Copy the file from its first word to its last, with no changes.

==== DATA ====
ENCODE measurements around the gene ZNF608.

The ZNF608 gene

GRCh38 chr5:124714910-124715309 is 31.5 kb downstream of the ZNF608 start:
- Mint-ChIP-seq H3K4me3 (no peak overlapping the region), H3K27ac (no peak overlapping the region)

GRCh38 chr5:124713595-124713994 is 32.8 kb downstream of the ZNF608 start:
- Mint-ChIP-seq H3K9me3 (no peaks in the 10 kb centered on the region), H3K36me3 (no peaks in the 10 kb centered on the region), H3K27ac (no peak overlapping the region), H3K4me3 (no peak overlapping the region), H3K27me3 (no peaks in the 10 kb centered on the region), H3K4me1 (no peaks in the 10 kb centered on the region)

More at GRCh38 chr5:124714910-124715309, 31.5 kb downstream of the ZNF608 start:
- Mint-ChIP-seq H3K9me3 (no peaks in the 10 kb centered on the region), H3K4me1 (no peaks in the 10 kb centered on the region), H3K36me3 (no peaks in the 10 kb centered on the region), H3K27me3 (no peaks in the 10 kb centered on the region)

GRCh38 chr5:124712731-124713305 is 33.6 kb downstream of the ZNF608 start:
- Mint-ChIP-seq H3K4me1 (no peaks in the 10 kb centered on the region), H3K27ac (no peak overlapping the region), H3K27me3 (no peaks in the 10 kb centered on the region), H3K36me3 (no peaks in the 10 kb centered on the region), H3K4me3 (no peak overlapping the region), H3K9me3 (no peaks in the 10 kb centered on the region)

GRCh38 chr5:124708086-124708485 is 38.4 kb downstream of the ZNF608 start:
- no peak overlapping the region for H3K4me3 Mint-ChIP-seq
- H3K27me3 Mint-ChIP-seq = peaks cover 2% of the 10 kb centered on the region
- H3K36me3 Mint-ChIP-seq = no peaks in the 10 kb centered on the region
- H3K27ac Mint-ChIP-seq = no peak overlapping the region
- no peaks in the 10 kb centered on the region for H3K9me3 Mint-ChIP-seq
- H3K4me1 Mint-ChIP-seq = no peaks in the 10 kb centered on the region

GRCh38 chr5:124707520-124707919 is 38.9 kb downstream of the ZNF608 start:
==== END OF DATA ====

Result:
ENCODE measurements around the gene ZNF608.

The ZNF608 gene

GRCh38 chr5:124714910-124715309 is 31.5 kb downstream of the ZNF608 start:
- Mint-ChIP-seq H3K4me3 (no peak overlapping the region), H3K27ac (no peak overlapping the region)

GRCh38 chr5:124713595-124713994 is 32.8 kb downstream of the ZNF608 start:
- Mint-ChIP-seq H3K9me3 (no peaks in the 10 kb centered on the region), H3K36me3 (no peaks in the 10 kb centered on the region), H3K27ac (no peak overlapping the region), H3K4me3 (no peak overlapping the region), H3K27me3 (no peaks in the 10 kb centered on the region), H3K4me1 (no peaks in the 10 kb centered on the region)

More at GRCh38 chr5:124714910-124715309, 31.5 kb downstream of the ZNF608 start:
- Mint-ChIP-seq H3K9me3 (no peaks in the 10 kb centered on the region), H3K4me1 (no peaks in the 10 kb centered on the region), H3K36me3 (no peaks in the 10 kb centered on the region), H3K27me3 (no peaks in the 10 kb centered on the region)

GRCh38 chr5:124712731-124713305 is 33.6 kb downstream of the ZNF608 start:
- Mint-ChIP-seq H3K4me1 (no peaks in the 10 kb centered on the region), H3K27ac (no peak overlapping the region), H3K27me3 (no peaks in the 10 kb centered on the region), H3K36me3 (no peaks in the 10 kb centered on the region), H3K4me3 (no peak overlapping the region), H3K9me3 (no peaks in the 10 kb centered on the region)

GRCh38 chr5:124708086-124708485 is 38.4 kb downstream of the ZNF608 start:
- no peak overlapping the region for H3K4me3 Mint-ChIP-seq
- H3K27me3 Mint-ChIP-seq = peaks cover 2% of the 10 kb centered on the region
- H3K36me3 Mint-ChIP-seq = no peaks in the 10 kb centered on the region
- H3K27ac Mint-ChIP-seq = no peak overlapping the region
- no peaks in the 10 kb centered on the region for H3K9me3 Mint-ChIP-seq
- H3K4me1 Mint-ChIP-seq = no peaks in the 10 kb centered on the region

GRCh38 chr5:124707520-124707919 is 38.9 kb downstream of the ZNF608 start: